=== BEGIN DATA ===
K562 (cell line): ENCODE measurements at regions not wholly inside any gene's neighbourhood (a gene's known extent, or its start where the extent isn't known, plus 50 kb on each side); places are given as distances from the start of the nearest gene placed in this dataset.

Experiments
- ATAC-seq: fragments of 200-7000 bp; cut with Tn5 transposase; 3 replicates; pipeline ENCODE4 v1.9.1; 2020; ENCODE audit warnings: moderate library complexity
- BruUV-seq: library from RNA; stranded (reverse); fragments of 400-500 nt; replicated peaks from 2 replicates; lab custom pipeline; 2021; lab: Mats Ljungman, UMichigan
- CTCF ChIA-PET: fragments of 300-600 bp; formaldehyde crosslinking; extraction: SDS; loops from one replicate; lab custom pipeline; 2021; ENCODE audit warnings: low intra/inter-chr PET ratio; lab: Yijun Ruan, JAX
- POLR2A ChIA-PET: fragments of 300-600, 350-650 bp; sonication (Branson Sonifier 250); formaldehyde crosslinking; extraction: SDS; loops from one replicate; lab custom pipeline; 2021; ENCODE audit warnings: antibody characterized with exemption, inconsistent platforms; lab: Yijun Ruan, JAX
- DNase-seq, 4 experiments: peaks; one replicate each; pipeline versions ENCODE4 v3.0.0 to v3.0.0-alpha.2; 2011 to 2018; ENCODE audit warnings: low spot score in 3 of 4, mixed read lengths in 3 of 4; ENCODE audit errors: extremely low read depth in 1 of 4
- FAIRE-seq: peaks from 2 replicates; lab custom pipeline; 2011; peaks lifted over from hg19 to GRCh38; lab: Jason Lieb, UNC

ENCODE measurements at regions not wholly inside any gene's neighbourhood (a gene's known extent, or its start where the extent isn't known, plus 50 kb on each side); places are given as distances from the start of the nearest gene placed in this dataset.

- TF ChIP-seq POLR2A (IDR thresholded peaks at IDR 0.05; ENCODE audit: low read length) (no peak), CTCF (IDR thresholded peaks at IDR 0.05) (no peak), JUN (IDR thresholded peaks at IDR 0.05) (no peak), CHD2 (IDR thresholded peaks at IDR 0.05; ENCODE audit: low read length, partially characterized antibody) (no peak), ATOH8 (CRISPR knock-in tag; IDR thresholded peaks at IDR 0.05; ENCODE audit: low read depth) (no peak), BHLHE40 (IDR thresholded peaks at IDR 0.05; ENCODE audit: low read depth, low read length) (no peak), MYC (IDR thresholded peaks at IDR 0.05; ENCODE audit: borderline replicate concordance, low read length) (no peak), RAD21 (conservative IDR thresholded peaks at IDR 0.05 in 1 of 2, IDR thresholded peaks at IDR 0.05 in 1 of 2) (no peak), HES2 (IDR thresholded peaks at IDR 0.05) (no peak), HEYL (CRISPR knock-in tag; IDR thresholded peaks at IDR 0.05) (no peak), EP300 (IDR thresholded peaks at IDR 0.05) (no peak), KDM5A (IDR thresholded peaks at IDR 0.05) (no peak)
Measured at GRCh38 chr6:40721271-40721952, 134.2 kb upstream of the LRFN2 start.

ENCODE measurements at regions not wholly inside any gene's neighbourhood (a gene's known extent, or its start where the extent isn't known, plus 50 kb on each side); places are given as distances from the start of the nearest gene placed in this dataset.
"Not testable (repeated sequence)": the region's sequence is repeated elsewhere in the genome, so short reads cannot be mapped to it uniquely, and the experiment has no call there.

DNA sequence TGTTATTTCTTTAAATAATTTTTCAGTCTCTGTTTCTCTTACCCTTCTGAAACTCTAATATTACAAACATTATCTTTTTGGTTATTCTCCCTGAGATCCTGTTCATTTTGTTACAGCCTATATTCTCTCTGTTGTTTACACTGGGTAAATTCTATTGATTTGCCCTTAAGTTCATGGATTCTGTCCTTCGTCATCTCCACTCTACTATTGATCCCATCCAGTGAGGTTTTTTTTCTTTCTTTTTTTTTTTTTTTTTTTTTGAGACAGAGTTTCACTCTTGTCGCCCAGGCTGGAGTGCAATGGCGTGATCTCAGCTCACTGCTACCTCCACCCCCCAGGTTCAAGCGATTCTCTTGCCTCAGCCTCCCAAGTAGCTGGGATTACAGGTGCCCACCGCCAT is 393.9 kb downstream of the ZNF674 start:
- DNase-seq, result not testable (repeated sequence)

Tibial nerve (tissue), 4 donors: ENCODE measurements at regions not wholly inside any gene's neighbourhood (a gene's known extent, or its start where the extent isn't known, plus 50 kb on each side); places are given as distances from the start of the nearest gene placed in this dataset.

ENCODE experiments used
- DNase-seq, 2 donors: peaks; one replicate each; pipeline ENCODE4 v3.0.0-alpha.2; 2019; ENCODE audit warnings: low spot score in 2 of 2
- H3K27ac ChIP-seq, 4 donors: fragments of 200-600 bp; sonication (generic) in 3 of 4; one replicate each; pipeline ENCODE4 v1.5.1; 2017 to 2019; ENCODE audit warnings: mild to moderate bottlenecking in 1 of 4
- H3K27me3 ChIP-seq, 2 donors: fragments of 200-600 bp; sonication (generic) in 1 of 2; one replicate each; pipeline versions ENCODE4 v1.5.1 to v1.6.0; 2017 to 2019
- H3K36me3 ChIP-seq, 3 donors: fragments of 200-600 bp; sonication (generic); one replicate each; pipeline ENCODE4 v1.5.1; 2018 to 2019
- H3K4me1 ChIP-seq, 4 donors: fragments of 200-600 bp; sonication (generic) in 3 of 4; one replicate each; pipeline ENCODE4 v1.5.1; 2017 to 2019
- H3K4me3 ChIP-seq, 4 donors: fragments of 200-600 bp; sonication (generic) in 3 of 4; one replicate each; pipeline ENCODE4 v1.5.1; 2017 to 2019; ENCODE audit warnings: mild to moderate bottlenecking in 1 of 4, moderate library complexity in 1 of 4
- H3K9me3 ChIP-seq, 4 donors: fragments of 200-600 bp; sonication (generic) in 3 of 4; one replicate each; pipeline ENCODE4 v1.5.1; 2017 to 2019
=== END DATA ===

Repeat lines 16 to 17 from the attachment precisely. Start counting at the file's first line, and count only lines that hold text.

Tibial nerve (tissue), 4 donors: ENCODE measurements at regions not wholly inside any gene's neighbourhood (a gene's known extent, or its start where the extent isn't known, plus 50 kb on each side); places are given as distances from the start of the nearest gene placed in this dataset.

ENCODE experiments used